Has your country ever had a problem with police brutality? I’m from America, so it’s no surprise that my answer is yes. I don’t know why I’ve not thought about the issue being more widespread. I suppose it’s because I get stuck in my bubble.
However, after encountering the question in a popular European online forum, I wanted to share some responses to break the bubble.
In Italy, there are several documented cases. The most famous one is the event regarding the Genova G8 meeting of 2001, for which the European Courts of Human Rights condemned Italy.
An Italian suggested, “It boils down to impunity. There is no accountability for Italian police forces.” They clarified that while it happens, murdering citizens is rare. However, they noted the police act as “arrogant and entitled.” So the public understands it’s best to keep interactions sparse and brief.
Many Ukrainians confessed police brutality is an issue in Ukraine. One suggested they prolong things and then “take a few steps back” before progressing. Because of their more significant worries, the problem has been on the back burner.
A Swede shared that she had a 15-year-old autistic friend badly beaten by the police for “not complying,” an excuse given for most beatings. Nothing was done. However, they noted most police are fine. It’s the ones that aren’t held accountable that sour the bunch. Finally, they stated profiling is common.
A French person explained it exists in France, and sadly, most get off with a “slap on the wrist,” if anything. However, “people in poor neighborhoods tend to have a different experience, with frequent ID checks and less professional interactions.”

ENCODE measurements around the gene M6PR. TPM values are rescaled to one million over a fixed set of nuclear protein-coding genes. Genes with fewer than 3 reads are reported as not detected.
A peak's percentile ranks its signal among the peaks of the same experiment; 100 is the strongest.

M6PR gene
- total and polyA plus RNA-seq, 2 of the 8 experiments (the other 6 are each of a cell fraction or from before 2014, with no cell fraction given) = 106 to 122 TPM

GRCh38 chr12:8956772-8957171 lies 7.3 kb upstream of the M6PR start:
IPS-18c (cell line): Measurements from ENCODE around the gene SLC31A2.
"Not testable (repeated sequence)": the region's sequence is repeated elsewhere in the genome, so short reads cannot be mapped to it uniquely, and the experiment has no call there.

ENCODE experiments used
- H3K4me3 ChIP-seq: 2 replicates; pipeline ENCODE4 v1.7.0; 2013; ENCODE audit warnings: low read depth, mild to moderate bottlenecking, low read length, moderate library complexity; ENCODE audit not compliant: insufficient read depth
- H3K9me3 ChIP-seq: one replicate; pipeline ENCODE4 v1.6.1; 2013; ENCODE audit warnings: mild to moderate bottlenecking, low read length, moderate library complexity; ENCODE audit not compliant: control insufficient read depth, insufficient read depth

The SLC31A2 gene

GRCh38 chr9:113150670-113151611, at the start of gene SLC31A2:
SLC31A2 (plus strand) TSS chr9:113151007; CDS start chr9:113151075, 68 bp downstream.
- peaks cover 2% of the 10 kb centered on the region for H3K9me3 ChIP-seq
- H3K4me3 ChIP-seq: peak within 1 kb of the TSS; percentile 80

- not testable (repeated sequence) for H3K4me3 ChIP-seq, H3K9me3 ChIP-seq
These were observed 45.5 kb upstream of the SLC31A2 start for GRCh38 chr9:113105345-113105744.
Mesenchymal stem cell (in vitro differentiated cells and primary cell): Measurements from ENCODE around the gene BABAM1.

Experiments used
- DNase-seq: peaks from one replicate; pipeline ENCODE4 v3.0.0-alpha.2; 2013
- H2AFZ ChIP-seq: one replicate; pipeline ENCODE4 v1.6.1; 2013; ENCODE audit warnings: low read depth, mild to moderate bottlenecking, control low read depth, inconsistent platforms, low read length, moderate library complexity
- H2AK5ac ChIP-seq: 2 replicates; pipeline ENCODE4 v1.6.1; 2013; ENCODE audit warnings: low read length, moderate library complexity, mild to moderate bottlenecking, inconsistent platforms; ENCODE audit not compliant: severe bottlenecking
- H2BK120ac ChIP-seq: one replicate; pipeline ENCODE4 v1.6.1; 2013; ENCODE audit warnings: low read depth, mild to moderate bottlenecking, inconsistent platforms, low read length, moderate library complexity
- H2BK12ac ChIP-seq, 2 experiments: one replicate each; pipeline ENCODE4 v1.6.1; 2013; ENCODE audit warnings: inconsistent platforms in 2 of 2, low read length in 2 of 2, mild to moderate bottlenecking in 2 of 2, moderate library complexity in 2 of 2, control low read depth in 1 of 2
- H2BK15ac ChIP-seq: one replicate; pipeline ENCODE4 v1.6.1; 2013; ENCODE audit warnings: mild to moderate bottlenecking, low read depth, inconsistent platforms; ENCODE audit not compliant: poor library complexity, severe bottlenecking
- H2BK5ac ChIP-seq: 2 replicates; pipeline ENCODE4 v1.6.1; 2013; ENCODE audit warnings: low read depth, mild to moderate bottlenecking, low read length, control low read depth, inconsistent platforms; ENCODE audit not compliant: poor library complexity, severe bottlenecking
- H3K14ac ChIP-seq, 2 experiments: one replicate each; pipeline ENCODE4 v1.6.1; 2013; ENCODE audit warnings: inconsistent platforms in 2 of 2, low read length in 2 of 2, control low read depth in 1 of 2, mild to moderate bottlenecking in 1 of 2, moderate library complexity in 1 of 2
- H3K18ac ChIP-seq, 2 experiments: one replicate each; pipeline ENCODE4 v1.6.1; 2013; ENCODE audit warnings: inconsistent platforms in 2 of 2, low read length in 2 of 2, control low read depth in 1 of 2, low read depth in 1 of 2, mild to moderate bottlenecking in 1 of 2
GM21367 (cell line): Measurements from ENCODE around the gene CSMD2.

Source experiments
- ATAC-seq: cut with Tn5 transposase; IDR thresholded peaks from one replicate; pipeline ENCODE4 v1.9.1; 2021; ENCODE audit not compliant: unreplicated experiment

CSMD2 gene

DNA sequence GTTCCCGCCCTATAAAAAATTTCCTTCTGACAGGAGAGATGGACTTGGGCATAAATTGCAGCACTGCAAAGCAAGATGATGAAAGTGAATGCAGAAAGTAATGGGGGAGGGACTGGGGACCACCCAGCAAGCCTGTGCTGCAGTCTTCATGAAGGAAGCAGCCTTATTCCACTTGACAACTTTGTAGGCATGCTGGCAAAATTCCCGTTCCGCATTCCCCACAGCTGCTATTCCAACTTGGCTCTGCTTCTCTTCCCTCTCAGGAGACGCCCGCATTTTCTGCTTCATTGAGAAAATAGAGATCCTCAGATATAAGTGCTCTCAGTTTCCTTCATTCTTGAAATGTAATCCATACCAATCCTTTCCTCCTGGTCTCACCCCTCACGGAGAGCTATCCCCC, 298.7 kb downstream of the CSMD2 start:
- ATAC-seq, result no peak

A Norwegian volunteered that police brutality exists far less than in other places. However, they noted they have a Special Unit (Politiets Spesialenhet) that investigates the claims at a 95-100% dismissal because it’s a division made up of “old coppers.” So they don’t believe it’s unbias.
Several Austrians agreed with the Norwegian about the unit being biased because it’s handled similarly in Austria. They investigate themselves. However, they noted it’s not a significant issue. It does happen.
The most prominent case (1999) is likely, a Nigerian asylum seeker, Marcus Omofuma, who died due to police brutality while being deported.
Many Germans suggested it’s not a prominent theme within the police, but brutality occurs. For example, an asylum seeker, Oury Jalloh, died in a fire in a police cell in Dessau, Germany. His hands and feet were tied to a mattress, despite the official narrative suggesting he’d taken his own life. It sparked outrage and BLM protests in 2005.
A Brit confessed the United Kingdom profiles ethnic minorities, people with mental illness, protestors, and people who go on strike have all been “bludgeoned.”
They continued to alert the thread about “an alarming amount of rapists in the metropolitan police.” Finally, they expressed gratitude that the police in mainland Britain don’t have guns. “Who wants a gun when a truncheon or taser will do the job!”
“First, it depends on your face.” One Spaniard explained that the police racially profile “even if toned down.” They also suggested the police profile attire. So if you look like a raver or a dreadlocked Rastafarian, your probability is higher of being suspected of a crime.
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10. The Netherlands
Finally, the Netherlands has had cases of police brutality resulting in deaths. One shared about an Aruban man Mitch Henriquez on holiday in the Netherlands in 2015. An altercation at a music festival led to five police officers choking him until he died.
This thread inspired this post. This article is inspired by the internet and does not necessarily reflect the views or opinions of Savoteur.
Featured Image Credit: Deposit Photos – AlessandroBiascioli.